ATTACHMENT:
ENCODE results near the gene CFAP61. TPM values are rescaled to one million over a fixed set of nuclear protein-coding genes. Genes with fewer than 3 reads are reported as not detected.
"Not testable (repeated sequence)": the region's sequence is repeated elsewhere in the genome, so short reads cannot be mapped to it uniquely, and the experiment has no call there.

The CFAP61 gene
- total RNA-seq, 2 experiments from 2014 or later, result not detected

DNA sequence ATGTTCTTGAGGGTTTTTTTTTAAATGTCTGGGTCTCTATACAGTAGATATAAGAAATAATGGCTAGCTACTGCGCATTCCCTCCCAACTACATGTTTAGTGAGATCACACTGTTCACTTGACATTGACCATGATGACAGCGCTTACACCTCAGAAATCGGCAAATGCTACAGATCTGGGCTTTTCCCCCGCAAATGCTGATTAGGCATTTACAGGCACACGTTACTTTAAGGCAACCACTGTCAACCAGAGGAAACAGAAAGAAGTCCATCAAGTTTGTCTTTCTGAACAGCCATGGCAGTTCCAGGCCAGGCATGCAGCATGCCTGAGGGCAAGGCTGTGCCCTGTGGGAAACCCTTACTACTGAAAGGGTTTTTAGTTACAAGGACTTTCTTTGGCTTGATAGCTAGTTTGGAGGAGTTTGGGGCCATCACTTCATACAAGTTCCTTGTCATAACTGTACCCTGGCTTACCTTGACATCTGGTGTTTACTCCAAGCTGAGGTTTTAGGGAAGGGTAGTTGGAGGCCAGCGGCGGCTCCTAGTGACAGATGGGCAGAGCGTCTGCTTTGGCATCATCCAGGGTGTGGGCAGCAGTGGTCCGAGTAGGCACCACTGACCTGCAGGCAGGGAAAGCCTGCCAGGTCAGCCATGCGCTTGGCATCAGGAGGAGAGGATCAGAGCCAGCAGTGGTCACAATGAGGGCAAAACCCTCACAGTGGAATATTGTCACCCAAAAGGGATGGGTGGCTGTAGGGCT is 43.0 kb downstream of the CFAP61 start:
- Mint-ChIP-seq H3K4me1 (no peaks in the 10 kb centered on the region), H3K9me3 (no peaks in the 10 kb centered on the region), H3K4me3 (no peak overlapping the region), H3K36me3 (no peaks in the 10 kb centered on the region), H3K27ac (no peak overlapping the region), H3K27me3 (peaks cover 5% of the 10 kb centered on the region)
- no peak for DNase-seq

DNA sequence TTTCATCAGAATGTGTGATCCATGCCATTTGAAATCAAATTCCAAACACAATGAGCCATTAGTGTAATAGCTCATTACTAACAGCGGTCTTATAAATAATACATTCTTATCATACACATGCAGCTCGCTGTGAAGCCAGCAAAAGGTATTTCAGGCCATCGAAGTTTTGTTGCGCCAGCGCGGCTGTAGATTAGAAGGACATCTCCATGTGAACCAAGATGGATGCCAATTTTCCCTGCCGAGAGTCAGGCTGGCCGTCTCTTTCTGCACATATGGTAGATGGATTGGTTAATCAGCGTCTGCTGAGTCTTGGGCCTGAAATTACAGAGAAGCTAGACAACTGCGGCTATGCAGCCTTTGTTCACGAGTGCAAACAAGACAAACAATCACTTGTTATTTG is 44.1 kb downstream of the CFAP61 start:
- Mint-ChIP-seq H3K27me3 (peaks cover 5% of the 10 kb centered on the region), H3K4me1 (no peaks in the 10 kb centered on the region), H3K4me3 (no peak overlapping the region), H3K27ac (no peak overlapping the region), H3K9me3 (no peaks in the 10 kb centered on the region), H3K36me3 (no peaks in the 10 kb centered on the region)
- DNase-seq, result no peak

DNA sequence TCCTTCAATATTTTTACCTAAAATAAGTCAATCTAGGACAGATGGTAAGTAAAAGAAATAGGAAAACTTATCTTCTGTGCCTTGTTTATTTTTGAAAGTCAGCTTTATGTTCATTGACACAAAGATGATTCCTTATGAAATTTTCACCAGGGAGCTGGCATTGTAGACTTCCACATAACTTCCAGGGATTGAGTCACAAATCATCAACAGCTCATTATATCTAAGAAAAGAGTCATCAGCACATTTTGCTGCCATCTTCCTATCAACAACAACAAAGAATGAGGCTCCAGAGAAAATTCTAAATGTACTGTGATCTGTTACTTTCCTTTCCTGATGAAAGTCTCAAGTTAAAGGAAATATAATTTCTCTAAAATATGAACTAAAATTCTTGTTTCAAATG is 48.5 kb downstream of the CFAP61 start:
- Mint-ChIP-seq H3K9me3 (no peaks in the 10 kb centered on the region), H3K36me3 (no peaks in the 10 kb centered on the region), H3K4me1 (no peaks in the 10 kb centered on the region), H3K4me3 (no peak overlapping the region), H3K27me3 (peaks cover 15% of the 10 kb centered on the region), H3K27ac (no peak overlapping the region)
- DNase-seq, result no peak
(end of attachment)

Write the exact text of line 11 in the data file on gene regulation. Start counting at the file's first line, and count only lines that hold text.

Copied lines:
DNA sequence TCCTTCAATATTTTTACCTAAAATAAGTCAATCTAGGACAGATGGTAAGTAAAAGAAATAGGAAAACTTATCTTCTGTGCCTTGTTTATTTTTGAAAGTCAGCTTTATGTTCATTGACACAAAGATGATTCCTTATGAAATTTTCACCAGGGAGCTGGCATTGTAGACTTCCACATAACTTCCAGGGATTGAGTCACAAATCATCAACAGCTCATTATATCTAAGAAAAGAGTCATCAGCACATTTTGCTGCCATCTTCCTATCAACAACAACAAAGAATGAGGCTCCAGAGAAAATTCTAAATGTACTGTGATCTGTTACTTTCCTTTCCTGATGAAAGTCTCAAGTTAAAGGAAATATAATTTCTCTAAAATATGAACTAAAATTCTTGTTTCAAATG is 48.5 kb downstream of the CFAP61 start: